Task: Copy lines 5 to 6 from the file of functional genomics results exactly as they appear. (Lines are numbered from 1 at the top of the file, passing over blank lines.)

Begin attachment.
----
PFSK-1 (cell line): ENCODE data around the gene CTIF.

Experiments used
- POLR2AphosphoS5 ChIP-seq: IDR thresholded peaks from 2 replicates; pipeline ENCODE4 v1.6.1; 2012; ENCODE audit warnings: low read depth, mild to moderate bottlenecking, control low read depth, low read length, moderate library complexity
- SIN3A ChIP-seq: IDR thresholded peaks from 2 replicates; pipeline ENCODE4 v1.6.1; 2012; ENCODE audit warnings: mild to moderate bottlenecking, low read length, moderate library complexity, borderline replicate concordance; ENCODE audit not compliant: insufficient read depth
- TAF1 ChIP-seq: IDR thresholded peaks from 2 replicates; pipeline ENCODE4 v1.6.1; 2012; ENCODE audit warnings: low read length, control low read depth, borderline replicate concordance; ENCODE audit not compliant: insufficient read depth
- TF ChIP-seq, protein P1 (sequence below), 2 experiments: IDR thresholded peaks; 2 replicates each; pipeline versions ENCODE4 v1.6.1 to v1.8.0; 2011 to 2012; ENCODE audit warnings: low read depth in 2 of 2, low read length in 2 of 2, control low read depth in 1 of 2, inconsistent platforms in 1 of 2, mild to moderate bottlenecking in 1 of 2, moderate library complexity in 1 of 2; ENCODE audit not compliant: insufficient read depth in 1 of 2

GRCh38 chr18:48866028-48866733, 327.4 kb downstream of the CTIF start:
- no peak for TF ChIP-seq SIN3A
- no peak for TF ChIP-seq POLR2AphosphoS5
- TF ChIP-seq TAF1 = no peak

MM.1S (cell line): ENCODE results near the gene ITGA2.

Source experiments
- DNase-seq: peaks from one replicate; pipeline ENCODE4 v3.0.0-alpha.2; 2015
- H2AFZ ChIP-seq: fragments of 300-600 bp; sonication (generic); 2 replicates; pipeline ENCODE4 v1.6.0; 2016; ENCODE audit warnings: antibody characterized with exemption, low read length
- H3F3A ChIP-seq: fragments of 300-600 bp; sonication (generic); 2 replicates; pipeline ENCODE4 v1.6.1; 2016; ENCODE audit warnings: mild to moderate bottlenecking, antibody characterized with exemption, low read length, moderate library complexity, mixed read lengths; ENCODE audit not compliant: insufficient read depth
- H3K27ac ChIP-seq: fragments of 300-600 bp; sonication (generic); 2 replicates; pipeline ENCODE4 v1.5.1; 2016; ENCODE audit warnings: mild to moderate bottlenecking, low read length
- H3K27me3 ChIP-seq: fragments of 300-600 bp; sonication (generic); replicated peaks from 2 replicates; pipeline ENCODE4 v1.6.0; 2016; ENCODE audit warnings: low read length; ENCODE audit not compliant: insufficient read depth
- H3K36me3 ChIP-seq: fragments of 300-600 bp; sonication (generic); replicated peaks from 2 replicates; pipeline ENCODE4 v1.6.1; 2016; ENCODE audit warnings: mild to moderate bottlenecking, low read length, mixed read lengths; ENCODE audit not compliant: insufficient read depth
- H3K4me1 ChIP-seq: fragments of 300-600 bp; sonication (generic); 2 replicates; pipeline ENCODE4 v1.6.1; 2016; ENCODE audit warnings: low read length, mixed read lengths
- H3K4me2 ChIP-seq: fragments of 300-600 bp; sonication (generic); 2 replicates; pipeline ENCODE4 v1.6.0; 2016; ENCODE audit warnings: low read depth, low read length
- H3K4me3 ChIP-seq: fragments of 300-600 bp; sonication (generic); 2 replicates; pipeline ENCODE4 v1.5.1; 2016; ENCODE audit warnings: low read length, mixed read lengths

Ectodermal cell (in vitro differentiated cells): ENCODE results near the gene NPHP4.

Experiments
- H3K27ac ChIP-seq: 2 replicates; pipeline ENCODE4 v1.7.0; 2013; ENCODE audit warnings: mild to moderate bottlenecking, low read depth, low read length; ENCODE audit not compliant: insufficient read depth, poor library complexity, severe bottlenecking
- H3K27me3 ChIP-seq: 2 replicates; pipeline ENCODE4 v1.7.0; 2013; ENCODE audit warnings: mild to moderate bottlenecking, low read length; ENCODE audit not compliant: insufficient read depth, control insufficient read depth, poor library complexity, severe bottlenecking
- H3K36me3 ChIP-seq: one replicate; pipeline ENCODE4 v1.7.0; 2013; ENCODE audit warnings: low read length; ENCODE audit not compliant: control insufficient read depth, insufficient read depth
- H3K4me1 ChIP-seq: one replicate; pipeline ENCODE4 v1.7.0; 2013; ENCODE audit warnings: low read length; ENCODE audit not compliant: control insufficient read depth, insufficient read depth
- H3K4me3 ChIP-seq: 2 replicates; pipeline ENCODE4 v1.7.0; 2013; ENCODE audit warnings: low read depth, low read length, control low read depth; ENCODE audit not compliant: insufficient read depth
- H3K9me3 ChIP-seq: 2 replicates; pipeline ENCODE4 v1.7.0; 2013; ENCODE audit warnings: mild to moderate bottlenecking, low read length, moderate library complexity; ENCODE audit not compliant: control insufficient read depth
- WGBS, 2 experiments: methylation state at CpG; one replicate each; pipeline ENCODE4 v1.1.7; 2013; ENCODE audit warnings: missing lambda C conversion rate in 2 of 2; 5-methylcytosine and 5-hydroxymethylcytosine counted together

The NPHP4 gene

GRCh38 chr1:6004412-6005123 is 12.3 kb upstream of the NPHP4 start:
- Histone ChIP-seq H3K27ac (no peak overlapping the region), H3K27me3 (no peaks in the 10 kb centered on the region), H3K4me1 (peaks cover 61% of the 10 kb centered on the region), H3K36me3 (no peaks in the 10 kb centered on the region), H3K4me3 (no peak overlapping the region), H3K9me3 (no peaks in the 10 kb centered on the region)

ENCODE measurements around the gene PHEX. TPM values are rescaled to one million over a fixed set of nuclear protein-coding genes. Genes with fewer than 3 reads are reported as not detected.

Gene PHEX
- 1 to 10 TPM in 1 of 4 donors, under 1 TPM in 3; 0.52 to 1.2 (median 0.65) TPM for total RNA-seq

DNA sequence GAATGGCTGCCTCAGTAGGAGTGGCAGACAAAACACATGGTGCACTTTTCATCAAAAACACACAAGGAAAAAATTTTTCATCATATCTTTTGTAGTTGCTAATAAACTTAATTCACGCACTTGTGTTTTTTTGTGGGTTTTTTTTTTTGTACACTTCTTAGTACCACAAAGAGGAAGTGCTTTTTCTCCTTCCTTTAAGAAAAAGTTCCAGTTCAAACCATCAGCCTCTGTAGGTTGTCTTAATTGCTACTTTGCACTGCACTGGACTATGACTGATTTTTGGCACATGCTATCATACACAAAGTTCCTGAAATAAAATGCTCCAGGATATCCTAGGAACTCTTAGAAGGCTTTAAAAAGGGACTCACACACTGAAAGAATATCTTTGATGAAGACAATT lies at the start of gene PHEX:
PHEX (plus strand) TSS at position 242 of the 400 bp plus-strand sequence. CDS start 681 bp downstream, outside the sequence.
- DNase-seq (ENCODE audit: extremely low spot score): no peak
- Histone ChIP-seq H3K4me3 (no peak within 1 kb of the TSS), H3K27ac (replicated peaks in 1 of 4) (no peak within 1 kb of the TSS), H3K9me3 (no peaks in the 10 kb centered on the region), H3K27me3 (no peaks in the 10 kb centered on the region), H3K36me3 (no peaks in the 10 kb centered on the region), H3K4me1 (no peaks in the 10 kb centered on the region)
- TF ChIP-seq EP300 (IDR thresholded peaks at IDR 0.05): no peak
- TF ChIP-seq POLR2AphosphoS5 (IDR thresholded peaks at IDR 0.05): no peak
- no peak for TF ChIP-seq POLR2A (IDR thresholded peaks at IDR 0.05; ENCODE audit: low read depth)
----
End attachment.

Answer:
- TAF1 ChIP-seq: IDR thresholded peaks from 2 replicates; pipeline ENCODE4 v1.6.1; 2012; ENCODE audit warnings: low read length, control low read depth, borderline replicate concordance; ENCODE audit not compliant: insufficient read depth
- TF ChIP-seq, protein P1 (sequence below), 2 experiments: IDR thresholded peaks; 2 replicates each; pipeline versions ENCODE4 v1.6.1 to v1.8.0; 2011 to 2012; ENCODE audit warnings: low read depth in 2 of 2, low read length in 2 of 2, control low read depth in 1 of 2, inconsistent platforms in 1 of 2, mild to moderate bottlenecking in 1 of 2, moderate library complexity in 1 of 2; ENCODE audit not compliant: insufficient read depth in 1 of 2